Image: Alfred Gusenbauer
Miro Kuzmanovic  /  Reuters
Austria's Social Democrats Party leader Alfred Gusenbauer celebrates with supporters at their party headquarters in Vienna on Sunday.
updated 10/1/2006 5:13:45 PM ET 2006-10-01T21:13:45

Austria’s opposition Social Democrats won nationwide elections on Sunday, swinging the country to the center-left after more than six years of influence by the extreme right, final unofficial returns showed.

With all but absentee ballots counted, the center-left bloc had 35.7 percent of the vote and the People’s Party trailed with 34.2 percent, Interior Minister Liese Prokop said.

Although Chancellor Wolfgang Schuessel did not formally concede the election, he congratulated the leader of the Social Democrats, Alfred Gusenbauer, who would likely become the country’s next chancellor. “We are a democratic country,” Schuessel said.

Schuessel said he didn’t blame anyone for the disappointing results, saying: “I carry the main responsibility for my party and I do that with conviction.”

Gusenbauer, meanwhile, declined to proclaim outright victory, saying he would wait for all the votes to be counted. Officials said there were about 250,000 valid absentee votes to be tallied between now and Oct. 9, when the final results must be certified.

“I never gave up hope. I always said there would be a surprise on Sunday,” he said. “The people in Austria are of the opinion that yes, we’re a rich and well-off country but it’s not all distributed fairly enough and therefore people have the need for a correction.”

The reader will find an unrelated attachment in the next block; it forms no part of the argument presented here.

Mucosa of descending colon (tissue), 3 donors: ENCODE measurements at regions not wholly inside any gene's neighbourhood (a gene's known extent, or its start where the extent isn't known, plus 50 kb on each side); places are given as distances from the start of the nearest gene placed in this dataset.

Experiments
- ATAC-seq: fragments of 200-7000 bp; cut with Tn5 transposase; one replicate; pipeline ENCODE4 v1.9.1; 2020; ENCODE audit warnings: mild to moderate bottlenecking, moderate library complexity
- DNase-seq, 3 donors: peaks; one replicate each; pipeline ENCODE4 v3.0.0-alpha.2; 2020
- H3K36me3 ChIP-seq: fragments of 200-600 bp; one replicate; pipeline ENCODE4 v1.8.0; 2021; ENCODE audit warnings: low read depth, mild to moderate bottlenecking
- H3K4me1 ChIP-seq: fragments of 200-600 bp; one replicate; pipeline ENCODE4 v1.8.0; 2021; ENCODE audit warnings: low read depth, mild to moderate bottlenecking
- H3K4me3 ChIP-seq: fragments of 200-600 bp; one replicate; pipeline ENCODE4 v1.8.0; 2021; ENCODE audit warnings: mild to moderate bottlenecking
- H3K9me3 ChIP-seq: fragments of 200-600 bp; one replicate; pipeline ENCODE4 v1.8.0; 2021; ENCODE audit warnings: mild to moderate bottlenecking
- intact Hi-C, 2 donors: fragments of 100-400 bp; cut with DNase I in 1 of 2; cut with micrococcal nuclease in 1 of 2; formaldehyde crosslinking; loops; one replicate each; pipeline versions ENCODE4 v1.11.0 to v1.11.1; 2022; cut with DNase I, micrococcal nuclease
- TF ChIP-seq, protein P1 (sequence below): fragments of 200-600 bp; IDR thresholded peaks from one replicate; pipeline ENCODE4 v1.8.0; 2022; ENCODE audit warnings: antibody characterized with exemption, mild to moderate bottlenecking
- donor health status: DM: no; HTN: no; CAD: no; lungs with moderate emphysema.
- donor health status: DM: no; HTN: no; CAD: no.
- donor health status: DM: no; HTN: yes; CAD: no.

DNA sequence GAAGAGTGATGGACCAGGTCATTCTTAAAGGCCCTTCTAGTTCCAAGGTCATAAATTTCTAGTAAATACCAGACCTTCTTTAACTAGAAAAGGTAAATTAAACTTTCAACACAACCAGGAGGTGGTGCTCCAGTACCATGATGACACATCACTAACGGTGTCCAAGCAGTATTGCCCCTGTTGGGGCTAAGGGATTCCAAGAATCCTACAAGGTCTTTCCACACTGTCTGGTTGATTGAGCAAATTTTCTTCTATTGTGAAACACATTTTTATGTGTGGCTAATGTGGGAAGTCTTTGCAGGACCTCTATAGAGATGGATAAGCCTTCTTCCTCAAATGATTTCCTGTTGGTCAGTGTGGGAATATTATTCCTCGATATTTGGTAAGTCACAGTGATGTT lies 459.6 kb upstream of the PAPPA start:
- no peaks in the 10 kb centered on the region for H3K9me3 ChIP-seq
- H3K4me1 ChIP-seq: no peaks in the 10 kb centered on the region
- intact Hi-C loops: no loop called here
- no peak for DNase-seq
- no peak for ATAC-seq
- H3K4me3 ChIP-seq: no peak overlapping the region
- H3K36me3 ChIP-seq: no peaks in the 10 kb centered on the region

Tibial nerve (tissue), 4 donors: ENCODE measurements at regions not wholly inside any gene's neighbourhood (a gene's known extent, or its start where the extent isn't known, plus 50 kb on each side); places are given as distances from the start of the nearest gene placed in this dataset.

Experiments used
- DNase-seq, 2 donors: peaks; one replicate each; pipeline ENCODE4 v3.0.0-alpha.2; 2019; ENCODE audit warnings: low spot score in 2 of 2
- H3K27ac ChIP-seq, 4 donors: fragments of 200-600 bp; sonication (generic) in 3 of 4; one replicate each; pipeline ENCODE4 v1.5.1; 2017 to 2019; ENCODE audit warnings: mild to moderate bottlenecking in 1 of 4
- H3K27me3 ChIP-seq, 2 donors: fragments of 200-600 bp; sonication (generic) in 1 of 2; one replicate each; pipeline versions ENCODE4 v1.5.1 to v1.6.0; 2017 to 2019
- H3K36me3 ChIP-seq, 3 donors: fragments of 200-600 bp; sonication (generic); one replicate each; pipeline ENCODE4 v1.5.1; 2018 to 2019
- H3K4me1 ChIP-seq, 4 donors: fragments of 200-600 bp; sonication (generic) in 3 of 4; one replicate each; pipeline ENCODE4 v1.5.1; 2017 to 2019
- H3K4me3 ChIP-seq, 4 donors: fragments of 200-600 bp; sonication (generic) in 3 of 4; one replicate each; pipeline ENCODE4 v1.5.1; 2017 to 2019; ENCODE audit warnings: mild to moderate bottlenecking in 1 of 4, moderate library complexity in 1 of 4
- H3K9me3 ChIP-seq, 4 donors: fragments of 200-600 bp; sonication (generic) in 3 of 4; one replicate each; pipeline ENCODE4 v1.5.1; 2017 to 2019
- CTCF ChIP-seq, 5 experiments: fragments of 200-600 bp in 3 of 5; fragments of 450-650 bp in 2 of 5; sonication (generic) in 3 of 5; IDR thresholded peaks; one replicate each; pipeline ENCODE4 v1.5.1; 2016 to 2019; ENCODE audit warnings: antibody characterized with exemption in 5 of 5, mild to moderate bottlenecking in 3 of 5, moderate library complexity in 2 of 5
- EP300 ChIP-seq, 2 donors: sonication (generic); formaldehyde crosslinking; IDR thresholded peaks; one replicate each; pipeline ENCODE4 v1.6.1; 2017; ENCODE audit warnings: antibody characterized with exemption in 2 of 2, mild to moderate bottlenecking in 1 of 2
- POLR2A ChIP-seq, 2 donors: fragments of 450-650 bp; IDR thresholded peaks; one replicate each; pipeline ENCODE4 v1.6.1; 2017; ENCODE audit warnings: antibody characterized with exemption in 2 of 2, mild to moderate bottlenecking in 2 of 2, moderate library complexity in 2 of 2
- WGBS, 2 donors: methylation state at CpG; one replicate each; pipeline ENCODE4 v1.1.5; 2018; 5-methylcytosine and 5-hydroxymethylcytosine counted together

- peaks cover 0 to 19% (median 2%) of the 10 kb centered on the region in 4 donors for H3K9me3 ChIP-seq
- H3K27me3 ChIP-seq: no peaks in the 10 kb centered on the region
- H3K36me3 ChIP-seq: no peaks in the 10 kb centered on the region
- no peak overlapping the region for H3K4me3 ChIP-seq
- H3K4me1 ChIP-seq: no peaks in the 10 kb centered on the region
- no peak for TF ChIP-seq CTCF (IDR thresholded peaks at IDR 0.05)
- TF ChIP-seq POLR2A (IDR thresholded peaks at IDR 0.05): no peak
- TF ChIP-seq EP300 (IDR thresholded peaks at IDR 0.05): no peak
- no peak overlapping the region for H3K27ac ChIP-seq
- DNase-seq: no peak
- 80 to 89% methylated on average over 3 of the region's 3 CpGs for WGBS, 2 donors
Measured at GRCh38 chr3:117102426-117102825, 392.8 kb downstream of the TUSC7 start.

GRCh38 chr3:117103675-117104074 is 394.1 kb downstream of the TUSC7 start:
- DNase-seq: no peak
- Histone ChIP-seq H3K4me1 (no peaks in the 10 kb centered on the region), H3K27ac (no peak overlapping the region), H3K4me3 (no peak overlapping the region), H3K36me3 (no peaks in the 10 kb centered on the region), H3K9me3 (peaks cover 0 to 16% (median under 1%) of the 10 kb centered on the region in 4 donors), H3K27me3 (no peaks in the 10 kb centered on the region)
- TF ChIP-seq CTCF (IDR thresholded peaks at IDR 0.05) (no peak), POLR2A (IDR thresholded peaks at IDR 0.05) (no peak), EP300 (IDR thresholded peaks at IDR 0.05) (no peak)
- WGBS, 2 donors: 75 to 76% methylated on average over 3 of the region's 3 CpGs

Employment problems a top priority
Among other things, the Social Democrats have promised to lower the number of unemployed by 100,000 and reduce salary differences between men and women. The party had been in opposition since 2000 following more than three decades as the top vote-getter in Austrian elections.

The current governing coalition is made up of the People’s Party and the rightist Alliance for the Future of Austria, which had vowed during the campaign to reduce the number of foreigners in Austria by 30 percent over the next three years.

Immigration had been a central theme of the campaign, with bitter debates over how to integrate foreigners into Austrian society.

The far right Freedom Party, which finished third with 11.2 percent of the vote, had pushed for the immediate deportation of all asylum seekers and other foreigners who commit crimes and argued that the number of foreign children whose mother tongue is not German should be capped at 30 percent in certain public schools.

'A fairer society'
The Greens finished fourth with 10.5 percent of the vote, and the Alliance for the Future of Austria captured 4.2 percent, just over the threshold needed to remain in parliament.

“Austrians have voted for a fairer society. They’re looking for a much stronger commitment to the well-being of all citizens,” said Paul Nyrup Rasmussen, president of the Brussels, Belgium-based Party of European Socialists.

“It’s the start of a new era, and Austria can leave behind the international embarrassment of a coalition with the far right,” he said.

In 1999, the Freedom Party’s stunning 27 percent win in national elections — and its subsequent inclusion in the government — sparked months of EU diplomatic sanctions because of concerns over statements by then-leader Joerg Haider perceived as anti-Semitic and sympathetic to Nazi Germany’s labor policies.

The main parties have ruled out including the Freedom Party in a new coalition.

President Heinz Fischer said he would meet on Tuesday with party heads, though it was unclear when he would ask the winner to form a new government.

Sunday’s turnout was about 74 percent of Austria’s 6 million eligible voters.

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